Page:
Define valence shell expansion?


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Meg Hayes answered
Valence shell expansion can better be explained by the valance shell electron pair repulsion theory. It was first developed by R.J. Gillespie and Ronald Nyholm, who were chemists during the 1950's. This theory is often taught to chemistry students because it is so quick and easy to learn the methods that are involved in guessing the way that atoms are arrange inside a molecule.

  • Rules of VSEPR theory.
The most important benefit of teaching the VSEPR theory is that is an extremely simple concept to grasp. This model is based upon the assumption that pairs of electrons replace each other when they are in position around the atom. Pairs of electrons that are bonded together want to be as far away from each other as possible so they repel each other. However, lone pairs of electrons i.e. Electrons that are not bonded together take up more space.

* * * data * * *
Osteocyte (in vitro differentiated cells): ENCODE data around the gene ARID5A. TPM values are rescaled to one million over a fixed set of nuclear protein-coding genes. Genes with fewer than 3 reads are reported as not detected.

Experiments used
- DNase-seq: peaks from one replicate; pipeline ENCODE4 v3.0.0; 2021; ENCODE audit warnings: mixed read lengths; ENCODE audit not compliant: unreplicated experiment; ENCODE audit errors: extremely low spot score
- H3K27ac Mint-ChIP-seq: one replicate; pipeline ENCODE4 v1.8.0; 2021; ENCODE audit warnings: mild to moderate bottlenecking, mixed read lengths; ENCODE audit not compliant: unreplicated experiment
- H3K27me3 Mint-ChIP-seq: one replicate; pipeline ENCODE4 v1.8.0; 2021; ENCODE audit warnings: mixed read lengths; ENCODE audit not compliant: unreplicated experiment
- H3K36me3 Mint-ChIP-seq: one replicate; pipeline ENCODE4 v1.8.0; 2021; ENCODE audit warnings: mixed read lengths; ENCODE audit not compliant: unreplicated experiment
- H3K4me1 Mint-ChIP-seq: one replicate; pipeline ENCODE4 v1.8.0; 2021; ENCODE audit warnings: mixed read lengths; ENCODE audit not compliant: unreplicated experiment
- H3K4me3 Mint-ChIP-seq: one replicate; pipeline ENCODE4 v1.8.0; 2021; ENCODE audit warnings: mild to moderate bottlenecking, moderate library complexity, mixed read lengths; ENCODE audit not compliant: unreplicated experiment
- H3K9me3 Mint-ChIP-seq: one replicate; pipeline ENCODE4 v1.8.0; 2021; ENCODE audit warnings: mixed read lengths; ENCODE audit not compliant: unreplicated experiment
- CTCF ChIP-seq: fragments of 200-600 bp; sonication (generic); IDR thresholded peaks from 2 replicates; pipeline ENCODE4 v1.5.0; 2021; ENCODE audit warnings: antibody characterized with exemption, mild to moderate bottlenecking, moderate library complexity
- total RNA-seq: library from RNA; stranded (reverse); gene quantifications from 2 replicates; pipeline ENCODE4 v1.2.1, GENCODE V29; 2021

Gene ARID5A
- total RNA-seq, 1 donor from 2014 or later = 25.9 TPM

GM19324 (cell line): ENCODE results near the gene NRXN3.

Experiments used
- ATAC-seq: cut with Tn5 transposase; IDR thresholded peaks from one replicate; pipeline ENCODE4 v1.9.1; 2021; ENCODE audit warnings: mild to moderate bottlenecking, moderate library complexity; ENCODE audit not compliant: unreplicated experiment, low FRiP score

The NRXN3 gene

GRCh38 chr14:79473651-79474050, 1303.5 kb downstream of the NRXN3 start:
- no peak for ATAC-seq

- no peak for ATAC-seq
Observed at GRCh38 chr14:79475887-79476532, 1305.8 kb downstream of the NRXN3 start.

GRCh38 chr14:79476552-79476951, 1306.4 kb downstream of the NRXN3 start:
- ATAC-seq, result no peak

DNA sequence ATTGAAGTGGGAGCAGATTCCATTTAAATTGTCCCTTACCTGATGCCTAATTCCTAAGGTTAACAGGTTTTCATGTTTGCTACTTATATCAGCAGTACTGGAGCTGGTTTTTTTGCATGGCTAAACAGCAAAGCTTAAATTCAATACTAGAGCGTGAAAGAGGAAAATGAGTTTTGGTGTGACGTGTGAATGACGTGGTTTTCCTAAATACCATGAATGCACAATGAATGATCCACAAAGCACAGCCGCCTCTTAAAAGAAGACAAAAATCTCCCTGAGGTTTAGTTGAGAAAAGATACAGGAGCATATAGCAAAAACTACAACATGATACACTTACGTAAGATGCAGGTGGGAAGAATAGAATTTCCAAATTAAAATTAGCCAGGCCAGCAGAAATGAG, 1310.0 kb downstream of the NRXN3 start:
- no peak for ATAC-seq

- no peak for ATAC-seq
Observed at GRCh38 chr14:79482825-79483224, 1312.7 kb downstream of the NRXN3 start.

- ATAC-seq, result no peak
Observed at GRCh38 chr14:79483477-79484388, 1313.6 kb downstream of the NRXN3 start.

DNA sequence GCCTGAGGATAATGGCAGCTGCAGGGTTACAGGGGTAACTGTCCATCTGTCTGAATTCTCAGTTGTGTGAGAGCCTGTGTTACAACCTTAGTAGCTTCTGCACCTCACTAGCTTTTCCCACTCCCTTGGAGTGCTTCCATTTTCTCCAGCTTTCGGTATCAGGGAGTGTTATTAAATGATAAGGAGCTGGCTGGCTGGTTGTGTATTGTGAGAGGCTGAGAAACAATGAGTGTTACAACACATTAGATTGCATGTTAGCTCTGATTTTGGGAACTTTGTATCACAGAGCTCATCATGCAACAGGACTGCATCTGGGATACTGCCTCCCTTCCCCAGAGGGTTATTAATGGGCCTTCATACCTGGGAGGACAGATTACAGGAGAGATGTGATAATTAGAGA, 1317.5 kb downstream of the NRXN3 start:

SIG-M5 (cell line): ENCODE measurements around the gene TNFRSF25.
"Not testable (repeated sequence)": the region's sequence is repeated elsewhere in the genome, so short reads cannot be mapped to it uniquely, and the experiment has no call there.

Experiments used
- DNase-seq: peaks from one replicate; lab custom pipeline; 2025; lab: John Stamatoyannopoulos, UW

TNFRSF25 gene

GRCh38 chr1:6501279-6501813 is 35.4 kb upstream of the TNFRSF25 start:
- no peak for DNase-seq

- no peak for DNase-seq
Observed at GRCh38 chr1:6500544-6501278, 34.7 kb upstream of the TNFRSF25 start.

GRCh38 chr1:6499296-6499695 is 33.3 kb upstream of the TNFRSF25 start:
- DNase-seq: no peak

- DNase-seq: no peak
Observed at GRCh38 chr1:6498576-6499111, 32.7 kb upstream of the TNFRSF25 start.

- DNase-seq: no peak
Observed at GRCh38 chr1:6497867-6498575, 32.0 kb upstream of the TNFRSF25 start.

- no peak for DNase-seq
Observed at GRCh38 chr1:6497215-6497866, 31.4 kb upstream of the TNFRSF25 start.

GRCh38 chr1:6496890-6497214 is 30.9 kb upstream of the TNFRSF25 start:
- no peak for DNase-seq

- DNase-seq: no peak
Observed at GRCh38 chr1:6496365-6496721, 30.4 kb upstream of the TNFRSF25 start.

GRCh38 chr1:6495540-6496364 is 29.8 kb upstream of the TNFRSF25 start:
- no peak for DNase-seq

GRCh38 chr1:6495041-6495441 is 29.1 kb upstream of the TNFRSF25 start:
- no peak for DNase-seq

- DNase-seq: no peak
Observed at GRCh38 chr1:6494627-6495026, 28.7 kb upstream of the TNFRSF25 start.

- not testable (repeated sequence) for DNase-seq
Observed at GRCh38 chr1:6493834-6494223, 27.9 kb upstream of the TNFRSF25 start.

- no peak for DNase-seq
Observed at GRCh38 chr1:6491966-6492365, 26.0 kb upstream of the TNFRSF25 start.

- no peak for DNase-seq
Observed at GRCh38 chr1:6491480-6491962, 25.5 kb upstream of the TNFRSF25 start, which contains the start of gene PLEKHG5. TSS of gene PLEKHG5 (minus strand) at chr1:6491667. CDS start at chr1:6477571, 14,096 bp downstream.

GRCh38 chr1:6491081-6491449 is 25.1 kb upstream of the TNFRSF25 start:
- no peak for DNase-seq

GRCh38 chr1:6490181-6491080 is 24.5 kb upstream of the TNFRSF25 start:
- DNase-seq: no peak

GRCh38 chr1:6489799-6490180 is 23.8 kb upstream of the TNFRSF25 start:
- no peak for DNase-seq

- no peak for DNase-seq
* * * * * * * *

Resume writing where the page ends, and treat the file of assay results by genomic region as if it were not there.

• Applications of the VSEPR theory.
The arrangement of electrons in an atom according to the VSEPR theory depends entirely on how many are present. For example, if there are four electrons present in an atom with no lone electrons then according to VSEPR, the bonds will be arranged in a tetrahedral shape. If an atom has three bonds then they will be arranged in pyramidal shape around the centre of the atom.

  • Limitations of VSEPR theory.
Although VSEPR theory seems extremely simple and quick to learn and that it seems to explain the arrangement of molecules in atoms very well, it does have quite a few limitations. First of all, the theory does not apply to all molecules for example, complex ones that have been formed in reactions with transition metals.

Secondly, the VSEPR theory does not allow the chemist to do calculations. The only thing that you can do with this theory is to gain a rough idea of the shape of the molecule.

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